Families who visit us often raise questions about their child’s language development. We’ve put together some resources that address the most common topics, including how to encourage language development, when it may be necessary to see a speech and language therapist, and bilingualism.
I think my child may need to see a speech and language therapist. What is the next step?
The Royal College of Speech and Language Therapists (RCSLT) provides information on the steps to take if you think your child needs to see a speech and language therapist.
“Some researchers thought that early exposure to two languages put children at a disadvantage. Newer research tells us that this is not so, and there may be advantages to being bilingual” http://www.bilingualism-matters.ppls.ed.ac.uk/parents-questions/frequently-asked-questions/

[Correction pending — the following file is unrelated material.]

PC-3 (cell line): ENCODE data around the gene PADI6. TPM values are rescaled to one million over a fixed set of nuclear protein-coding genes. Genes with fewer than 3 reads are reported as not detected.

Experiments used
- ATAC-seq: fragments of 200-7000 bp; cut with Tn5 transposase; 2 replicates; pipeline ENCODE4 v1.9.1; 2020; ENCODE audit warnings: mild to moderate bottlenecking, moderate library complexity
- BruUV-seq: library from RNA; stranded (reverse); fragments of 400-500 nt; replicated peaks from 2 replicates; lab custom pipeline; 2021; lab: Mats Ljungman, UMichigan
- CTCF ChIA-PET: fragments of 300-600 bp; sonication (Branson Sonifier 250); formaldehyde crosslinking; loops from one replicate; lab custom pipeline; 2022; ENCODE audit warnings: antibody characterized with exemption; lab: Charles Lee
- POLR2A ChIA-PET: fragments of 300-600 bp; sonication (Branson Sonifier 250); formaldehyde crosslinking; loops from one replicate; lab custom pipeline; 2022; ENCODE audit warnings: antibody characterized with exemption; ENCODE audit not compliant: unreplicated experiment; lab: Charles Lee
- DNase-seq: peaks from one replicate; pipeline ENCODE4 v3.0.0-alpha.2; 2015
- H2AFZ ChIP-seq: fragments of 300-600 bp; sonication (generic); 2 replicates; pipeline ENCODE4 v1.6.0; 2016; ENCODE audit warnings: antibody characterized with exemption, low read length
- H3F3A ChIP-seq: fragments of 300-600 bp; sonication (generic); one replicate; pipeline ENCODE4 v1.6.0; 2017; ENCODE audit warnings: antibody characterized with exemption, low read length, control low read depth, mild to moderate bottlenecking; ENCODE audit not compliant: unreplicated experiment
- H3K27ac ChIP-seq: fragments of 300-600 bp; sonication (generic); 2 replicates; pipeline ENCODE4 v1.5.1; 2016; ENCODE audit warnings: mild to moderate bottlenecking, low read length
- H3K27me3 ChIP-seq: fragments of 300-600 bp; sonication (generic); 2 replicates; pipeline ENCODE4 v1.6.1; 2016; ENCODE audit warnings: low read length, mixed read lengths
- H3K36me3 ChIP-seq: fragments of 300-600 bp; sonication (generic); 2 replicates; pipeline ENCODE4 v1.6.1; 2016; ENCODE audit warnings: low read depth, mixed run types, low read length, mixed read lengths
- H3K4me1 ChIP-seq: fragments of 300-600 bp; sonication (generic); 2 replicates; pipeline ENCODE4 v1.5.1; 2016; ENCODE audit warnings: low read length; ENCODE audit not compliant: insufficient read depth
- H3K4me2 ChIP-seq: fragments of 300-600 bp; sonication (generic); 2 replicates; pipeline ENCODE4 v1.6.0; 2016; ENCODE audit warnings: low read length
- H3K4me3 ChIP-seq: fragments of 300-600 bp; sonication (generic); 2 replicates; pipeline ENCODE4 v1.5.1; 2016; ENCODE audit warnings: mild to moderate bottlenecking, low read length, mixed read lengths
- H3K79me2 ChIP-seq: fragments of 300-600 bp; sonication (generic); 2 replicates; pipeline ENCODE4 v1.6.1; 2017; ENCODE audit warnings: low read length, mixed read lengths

“This document discusses a number of misconceptions that early years staff sometimes have with regard to multilingual language development” http://www.lucid.ac.uk/media/1546/lucid_bilingualismpolicybriefing.pdf
How can I tell if my child is getting enough exposure to each language?
“Eleven questions along with my answers […] based on my own research on bilingualism over the years, knowledge of the field that I first entered in the early 1970’s, being a bilingual parent, and my own life as a bilingual” http://www.francoisgrosjean.ch/for_parents_en.html
Where can I find out more about bilingualism?
Follow this link to view a talk by Prof. Theo Marinis – director of the Centre for Literacy and Multilingualism at the University of Reading- and Prof. Ludovica Serratrice – director of Bilingualism Matters@Reading – talk about research evidence on myths and facts about bilingualism on International Mother Language Day, 21st February 2017.